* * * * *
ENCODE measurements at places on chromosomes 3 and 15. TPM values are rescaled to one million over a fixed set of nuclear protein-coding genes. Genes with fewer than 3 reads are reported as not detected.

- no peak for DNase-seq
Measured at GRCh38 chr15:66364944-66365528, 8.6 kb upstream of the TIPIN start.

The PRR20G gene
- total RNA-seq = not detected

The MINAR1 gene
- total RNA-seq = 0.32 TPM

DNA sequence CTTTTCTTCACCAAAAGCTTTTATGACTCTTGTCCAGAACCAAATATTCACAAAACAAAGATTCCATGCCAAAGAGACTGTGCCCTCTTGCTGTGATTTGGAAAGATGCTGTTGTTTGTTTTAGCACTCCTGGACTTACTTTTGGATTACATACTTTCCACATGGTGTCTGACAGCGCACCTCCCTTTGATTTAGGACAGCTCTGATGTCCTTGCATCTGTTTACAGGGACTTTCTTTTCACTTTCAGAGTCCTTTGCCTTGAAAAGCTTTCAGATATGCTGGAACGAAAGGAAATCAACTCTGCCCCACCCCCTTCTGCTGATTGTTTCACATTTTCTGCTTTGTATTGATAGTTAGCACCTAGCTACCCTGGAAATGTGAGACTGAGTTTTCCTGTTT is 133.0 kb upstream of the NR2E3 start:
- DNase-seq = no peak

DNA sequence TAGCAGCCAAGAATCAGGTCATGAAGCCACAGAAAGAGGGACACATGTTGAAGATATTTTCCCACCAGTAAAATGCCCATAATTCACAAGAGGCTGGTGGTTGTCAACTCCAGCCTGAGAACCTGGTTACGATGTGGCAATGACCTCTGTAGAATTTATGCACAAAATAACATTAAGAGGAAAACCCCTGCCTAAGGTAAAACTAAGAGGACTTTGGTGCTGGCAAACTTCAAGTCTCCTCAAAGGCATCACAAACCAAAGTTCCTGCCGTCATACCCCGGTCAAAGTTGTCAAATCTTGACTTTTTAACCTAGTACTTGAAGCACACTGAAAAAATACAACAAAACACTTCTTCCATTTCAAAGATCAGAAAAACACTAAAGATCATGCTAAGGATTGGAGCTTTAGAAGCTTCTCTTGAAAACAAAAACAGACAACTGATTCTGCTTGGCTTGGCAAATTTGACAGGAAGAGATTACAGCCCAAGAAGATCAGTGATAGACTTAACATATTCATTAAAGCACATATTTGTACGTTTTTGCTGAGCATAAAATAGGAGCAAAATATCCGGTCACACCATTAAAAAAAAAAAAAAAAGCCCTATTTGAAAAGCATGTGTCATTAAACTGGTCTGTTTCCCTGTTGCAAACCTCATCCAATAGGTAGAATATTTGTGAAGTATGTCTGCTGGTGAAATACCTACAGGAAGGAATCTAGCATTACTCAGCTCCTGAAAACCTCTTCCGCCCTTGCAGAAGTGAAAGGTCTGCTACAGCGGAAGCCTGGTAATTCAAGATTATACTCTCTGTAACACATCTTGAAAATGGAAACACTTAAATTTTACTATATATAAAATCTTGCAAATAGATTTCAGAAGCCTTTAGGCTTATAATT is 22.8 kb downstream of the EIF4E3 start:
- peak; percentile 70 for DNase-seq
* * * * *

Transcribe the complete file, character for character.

ENCODE measurements at places on chromosomes 3 and 15. TPM values are rescaled to one million over a fixed set of nuclear protein-coding genes. Genes with fewer than 3 reads are reported as not detected.

- no peak for DNase-seq
Measured at GRCh38 chr15:66364944-66365528, 8.6 kb upstream of the TIPIN start.

The PRR20G gene
- total RNA-seq = not detected

The MINAR1 gene
- total RNA-seq = 0.32 TPM

DNA sequence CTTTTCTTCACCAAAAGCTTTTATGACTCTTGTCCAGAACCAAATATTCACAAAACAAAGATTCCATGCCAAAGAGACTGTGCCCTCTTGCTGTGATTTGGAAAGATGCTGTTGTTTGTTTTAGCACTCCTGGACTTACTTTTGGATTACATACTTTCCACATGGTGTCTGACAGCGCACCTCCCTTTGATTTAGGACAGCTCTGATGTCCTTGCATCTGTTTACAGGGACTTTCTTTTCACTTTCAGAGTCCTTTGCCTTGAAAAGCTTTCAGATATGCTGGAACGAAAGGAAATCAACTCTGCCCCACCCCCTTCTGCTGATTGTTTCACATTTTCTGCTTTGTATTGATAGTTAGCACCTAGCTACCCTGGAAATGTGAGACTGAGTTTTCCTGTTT is 133.0 kb upstream of the NR2E3 start:
- DNase-seq = no peak

DNA sequence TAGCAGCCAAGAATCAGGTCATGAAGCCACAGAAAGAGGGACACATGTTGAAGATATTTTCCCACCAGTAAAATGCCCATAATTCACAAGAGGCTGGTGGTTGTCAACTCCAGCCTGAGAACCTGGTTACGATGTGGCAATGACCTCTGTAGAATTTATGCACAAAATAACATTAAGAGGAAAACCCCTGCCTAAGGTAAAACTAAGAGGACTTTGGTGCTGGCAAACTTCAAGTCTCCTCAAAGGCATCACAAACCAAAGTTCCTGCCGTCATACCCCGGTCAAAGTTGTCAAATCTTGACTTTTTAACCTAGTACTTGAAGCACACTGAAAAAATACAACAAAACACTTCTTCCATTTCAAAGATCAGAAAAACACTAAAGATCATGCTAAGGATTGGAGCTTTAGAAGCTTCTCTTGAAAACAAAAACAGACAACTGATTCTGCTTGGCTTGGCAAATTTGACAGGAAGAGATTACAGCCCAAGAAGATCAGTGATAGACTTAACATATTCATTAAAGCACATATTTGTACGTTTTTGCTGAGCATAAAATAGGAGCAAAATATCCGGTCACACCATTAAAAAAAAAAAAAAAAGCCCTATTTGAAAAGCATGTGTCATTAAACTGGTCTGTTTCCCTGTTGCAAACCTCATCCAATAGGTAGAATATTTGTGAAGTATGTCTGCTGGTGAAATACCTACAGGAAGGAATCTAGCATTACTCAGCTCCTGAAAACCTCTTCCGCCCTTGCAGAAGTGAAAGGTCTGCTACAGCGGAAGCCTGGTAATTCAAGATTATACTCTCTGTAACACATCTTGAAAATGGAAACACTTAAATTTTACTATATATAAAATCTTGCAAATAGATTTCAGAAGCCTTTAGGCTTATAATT is 22.8 kb downstream of the EIF4E3 start:
- peak; percentile 70 for DNase-seq